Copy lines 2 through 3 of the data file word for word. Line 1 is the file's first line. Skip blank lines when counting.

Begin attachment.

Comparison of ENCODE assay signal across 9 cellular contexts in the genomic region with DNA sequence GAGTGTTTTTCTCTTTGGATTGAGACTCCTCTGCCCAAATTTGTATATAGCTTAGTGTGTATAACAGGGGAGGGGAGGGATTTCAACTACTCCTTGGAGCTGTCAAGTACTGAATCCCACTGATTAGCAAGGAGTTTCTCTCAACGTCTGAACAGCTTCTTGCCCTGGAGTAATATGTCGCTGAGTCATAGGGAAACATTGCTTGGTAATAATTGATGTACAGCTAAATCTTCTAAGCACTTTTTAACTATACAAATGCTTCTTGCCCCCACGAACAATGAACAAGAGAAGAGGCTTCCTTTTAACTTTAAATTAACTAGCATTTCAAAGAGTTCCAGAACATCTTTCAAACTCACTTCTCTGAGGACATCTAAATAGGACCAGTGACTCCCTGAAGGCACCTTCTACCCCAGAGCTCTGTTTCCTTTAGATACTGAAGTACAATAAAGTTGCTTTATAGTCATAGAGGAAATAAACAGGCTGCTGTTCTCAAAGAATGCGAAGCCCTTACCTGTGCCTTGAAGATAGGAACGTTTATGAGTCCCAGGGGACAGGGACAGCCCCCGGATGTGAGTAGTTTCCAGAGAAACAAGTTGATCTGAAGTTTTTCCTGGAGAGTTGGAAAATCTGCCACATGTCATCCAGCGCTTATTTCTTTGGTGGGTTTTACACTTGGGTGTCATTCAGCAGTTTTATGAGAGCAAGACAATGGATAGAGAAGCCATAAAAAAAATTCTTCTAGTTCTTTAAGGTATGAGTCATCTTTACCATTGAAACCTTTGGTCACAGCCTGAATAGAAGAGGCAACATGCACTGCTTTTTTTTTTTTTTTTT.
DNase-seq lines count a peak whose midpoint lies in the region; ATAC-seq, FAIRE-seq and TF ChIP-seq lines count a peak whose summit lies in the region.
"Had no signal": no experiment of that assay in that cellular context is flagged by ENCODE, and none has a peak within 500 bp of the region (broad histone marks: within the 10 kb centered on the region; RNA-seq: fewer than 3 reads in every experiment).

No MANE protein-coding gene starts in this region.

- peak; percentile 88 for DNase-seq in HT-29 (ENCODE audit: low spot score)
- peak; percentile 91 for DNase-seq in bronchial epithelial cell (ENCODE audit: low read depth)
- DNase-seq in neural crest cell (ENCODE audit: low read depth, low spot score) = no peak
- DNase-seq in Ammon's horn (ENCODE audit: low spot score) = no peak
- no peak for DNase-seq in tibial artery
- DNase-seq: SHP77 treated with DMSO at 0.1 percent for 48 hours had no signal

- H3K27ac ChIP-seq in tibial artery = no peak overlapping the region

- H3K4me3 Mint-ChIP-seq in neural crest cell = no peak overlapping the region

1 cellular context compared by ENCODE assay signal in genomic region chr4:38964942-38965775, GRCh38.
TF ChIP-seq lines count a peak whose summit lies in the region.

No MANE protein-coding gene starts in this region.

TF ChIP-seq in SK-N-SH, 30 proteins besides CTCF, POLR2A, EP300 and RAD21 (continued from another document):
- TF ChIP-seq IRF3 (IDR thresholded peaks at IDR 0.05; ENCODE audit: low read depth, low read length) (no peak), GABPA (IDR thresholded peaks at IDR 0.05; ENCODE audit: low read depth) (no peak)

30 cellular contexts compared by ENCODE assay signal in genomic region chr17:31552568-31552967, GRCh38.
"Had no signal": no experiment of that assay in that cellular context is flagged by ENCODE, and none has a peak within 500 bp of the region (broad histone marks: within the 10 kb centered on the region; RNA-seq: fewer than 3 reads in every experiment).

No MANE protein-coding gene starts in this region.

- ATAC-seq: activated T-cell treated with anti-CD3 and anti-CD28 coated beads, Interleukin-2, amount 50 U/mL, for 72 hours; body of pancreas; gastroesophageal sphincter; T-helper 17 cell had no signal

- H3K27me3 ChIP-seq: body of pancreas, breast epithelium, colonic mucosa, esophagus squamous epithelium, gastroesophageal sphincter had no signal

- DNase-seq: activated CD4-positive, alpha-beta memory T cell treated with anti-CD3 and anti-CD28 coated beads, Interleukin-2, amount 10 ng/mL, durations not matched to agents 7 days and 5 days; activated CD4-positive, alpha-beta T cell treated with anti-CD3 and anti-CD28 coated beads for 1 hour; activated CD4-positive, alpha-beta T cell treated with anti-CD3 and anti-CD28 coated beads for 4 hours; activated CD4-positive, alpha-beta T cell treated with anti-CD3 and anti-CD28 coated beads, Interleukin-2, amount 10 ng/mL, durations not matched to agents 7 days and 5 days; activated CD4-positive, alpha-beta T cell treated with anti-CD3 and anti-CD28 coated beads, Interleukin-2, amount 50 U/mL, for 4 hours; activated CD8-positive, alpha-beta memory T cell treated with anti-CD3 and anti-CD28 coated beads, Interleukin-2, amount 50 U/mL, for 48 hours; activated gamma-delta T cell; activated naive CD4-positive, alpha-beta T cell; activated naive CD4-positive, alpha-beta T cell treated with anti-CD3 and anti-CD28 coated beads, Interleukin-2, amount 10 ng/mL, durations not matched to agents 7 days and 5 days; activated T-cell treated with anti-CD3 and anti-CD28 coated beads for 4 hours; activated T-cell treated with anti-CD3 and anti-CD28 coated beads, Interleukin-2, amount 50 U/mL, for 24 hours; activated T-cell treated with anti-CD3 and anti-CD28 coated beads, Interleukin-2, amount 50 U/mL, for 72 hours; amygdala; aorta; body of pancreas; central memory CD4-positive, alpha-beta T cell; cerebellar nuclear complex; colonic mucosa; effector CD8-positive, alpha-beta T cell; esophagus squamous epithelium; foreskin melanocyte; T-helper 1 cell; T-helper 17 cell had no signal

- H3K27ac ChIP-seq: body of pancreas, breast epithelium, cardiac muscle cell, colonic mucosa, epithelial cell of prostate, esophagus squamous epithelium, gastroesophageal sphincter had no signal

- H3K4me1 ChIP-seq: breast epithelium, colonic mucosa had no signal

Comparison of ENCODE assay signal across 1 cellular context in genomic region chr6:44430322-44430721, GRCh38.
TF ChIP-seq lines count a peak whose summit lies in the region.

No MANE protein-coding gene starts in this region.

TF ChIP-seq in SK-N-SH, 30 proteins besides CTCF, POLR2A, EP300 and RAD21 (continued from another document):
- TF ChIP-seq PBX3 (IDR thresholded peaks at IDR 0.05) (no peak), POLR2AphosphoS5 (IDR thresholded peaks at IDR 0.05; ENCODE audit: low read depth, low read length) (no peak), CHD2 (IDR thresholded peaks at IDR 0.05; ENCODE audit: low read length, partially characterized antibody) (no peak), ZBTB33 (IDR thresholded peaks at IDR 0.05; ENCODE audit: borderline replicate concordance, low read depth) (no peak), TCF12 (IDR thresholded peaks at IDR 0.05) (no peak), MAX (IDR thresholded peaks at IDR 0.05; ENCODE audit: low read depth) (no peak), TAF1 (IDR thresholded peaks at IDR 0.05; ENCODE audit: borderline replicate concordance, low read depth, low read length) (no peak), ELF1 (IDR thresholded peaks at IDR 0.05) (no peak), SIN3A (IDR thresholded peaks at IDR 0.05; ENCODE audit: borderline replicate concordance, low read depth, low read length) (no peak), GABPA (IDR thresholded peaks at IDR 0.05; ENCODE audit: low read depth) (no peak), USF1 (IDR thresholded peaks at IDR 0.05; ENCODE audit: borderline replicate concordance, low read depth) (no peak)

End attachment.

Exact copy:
DNase-seq lines count a peak whose midpoint lies in the region; ATAC-seq, FAIRE-seq and TF ChIP-seq lines count a peak whose summit lies in the region.
"Had no signal": no experiment of that assay in that cellular context is flagged by ENCODE, and none has a peak within 500 bp of the region (broad histone marks: within the 10 kb centered on the region; RNA-seq: fewer than 3 reads in every experiment).